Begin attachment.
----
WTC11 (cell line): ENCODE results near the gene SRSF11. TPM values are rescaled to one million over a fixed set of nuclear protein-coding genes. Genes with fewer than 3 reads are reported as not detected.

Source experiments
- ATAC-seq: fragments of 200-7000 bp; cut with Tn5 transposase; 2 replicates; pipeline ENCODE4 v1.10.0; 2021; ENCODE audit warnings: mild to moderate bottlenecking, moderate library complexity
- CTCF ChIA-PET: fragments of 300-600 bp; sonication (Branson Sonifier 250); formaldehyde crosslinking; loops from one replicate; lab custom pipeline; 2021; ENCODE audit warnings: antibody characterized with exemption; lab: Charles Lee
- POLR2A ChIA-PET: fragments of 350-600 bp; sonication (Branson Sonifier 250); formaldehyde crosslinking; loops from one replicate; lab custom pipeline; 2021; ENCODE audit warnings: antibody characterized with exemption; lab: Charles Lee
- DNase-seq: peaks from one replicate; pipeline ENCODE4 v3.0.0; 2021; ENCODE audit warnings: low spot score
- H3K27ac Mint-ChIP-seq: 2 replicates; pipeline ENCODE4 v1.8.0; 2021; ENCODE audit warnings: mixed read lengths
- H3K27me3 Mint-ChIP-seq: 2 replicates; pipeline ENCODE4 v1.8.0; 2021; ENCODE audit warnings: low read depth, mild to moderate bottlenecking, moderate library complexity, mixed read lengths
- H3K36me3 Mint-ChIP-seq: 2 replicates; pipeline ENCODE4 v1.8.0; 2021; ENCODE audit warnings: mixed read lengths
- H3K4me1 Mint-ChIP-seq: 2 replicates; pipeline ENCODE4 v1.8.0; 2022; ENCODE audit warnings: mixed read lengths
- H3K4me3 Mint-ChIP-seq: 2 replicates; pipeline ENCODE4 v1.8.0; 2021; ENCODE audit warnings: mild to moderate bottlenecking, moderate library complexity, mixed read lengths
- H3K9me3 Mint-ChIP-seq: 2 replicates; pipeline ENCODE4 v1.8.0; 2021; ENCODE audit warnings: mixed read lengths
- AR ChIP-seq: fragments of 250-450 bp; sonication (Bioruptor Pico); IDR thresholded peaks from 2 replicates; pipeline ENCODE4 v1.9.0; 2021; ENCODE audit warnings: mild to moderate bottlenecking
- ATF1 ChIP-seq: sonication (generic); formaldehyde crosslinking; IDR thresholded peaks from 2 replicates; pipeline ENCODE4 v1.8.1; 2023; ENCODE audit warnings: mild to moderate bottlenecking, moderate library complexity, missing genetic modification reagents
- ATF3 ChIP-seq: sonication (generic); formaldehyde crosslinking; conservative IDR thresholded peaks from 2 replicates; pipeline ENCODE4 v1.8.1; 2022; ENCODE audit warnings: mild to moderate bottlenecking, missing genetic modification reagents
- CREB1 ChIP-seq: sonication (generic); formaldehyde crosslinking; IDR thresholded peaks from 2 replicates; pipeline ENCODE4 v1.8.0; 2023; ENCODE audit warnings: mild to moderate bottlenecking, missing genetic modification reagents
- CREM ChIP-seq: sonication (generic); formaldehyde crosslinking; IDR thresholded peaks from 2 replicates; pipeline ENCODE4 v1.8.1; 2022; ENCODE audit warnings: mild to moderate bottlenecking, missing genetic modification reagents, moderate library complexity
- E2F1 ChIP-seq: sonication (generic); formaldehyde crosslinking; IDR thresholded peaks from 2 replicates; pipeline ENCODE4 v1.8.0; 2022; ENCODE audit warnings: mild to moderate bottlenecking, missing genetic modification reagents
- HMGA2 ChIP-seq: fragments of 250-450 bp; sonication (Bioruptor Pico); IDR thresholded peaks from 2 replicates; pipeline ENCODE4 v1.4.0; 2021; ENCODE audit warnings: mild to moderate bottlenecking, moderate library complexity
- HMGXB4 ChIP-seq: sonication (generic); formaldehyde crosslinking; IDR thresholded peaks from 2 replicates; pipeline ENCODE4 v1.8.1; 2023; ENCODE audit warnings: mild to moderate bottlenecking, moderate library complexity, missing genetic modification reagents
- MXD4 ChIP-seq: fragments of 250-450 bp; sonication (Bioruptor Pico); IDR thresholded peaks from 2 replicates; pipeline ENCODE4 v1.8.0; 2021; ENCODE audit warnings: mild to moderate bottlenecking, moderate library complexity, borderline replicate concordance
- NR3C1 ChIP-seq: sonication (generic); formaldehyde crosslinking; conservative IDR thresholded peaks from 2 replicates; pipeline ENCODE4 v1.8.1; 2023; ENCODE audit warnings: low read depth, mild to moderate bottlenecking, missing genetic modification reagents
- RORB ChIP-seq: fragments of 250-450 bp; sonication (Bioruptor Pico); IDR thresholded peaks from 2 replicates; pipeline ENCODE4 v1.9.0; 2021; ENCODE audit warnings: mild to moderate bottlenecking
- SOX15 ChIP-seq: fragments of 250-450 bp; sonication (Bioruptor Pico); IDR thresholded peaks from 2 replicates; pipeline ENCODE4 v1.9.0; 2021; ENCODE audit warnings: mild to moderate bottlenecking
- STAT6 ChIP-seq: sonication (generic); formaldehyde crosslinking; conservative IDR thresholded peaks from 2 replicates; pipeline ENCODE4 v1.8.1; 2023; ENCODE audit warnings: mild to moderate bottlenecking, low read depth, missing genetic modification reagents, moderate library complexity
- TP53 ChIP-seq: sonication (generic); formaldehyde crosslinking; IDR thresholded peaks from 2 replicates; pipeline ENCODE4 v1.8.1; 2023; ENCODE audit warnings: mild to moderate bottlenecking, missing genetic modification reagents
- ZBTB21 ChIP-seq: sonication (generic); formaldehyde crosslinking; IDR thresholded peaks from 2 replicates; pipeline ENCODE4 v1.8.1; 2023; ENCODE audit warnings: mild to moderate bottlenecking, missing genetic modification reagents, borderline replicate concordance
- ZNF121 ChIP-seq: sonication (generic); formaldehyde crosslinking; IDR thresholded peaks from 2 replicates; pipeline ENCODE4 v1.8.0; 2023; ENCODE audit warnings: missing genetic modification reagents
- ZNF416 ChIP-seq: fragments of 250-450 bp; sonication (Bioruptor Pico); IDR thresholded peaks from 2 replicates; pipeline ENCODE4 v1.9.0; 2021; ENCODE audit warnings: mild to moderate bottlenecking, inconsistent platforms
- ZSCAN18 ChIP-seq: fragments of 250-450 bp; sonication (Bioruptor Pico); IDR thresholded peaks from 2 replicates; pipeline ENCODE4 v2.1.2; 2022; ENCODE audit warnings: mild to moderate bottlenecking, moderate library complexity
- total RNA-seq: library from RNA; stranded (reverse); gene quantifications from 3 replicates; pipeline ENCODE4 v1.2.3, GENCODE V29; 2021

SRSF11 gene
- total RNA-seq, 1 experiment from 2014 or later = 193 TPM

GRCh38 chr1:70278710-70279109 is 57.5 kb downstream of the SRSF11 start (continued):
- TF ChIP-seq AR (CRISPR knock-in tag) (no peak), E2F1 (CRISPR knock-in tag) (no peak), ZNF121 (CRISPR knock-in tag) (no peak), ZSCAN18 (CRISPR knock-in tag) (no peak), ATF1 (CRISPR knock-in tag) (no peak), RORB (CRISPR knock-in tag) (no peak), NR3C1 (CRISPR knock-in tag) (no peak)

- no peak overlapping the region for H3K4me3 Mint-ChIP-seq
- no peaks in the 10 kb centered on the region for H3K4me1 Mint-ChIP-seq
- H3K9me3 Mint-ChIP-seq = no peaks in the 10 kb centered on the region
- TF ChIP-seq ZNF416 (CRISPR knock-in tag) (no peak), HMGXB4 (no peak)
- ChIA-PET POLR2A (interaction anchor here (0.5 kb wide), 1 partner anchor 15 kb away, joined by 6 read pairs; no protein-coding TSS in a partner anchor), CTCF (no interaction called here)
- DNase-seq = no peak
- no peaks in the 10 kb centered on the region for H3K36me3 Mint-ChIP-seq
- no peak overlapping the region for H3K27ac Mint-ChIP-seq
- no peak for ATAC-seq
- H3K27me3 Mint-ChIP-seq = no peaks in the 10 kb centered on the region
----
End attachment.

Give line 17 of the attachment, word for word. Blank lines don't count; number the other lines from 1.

- CREM ChIP-seq: sonication (generic); formaldehyde crosslinking; IDR thresholded peaks from 2 replicates; pipeline ENCODE4 v1.8.1; 2022; ENCODE audit warnings: mild to moderate bottlenecking, missing genetic modification reagents, moderate library complexity